Self-presentations are more likely to be internalized when they can be justified as representative of self. As predicted, when the behavior fell in their latitude of acceptance rather than rejection, Ss with strong prior self-beliefs (defined by self-perceived behavioral variability on the trait dimension) took greater responsibility for their self-perceptions, viewed them as more justifiable, and changed their later self-appraisals more. In contrast, Ss with weak prior self-beliefs were more influenced by extreme self-presentations (in the latitude of rejection) and viewed their behavior as equally justifiable irrespective of the latitude in which it fell. It was also found that negative arousal plays a role in guiding people's reactions to out-of-character behavior. These findings have implications for conceptualizations of the self-concept (e.g., as stable vs. unstable) and the relation between the private and public sides of self. (PsycINFO Database Record (c) 2010 APA, all rights reserved)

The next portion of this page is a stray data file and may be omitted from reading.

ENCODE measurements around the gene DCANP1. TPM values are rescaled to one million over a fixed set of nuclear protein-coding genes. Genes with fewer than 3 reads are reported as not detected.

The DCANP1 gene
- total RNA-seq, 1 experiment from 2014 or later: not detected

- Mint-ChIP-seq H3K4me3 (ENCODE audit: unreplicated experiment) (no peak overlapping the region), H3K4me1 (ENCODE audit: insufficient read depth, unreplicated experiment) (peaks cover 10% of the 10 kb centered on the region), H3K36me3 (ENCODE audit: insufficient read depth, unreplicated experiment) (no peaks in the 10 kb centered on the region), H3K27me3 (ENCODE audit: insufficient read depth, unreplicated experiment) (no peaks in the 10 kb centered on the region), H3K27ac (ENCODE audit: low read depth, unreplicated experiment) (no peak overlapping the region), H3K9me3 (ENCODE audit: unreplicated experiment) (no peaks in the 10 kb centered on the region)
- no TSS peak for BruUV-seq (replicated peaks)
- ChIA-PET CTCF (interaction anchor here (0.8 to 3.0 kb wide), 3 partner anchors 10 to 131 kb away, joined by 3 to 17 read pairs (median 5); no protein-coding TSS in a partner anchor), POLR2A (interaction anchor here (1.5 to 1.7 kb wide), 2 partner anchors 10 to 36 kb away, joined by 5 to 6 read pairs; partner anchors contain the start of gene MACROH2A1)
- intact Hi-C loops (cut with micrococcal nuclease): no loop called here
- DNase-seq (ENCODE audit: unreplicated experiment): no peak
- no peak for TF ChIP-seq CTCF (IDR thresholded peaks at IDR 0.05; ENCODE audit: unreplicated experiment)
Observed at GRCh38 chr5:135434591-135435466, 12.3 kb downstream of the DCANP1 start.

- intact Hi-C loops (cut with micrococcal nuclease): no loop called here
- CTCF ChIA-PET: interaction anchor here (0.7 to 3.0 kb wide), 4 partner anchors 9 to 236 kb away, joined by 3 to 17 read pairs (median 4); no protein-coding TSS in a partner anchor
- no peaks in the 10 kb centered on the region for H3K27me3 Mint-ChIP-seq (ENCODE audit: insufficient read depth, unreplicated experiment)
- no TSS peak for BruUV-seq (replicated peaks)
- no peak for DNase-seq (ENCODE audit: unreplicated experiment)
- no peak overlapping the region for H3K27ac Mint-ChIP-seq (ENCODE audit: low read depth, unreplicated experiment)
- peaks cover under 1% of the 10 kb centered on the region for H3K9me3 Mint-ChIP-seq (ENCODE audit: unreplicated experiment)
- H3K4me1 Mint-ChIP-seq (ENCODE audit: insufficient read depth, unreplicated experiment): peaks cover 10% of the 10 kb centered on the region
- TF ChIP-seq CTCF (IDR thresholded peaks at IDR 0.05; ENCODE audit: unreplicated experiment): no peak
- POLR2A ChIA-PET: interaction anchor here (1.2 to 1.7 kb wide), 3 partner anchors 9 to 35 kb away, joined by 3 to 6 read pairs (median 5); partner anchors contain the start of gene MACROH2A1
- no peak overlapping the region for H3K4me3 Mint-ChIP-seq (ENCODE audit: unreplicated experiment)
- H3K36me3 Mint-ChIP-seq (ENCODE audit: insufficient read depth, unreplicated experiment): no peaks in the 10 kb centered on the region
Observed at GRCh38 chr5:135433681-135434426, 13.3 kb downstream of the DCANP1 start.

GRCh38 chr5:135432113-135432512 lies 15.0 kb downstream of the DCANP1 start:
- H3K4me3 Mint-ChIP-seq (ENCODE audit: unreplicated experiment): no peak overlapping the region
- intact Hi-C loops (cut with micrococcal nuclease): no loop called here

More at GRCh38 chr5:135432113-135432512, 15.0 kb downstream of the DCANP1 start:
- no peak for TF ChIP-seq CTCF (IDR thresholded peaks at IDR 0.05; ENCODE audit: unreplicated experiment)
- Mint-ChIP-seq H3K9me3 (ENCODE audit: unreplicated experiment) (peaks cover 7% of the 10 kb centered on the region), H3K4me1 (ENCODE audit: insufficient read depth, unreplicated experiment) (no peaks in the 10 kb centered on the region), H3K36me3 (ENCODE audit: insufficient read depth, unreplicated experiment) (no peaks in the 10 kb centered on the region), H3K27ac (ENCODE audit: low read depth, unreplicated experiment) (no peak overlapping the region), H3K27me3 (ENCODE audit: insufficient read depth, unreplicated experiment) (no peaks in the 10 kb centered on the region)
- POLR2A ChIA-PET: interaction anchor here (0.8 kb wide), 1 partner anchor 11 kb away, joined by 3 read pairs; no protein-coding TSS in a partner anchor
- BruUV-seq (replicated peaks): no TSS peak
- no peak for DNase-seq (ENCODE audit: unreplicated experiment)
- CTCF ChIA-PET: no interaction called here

Impact of self-presentations on private self-beliefs: Effects of prior self-beliefs and misattribution
Schlenker, BR., & Trudeau, J. (1990). Impact of self-presentations on private self-beliefs: Effects of prior self-beliefs and misattribution. Journal of Personality and Social Psychology, 58(1), 22-32.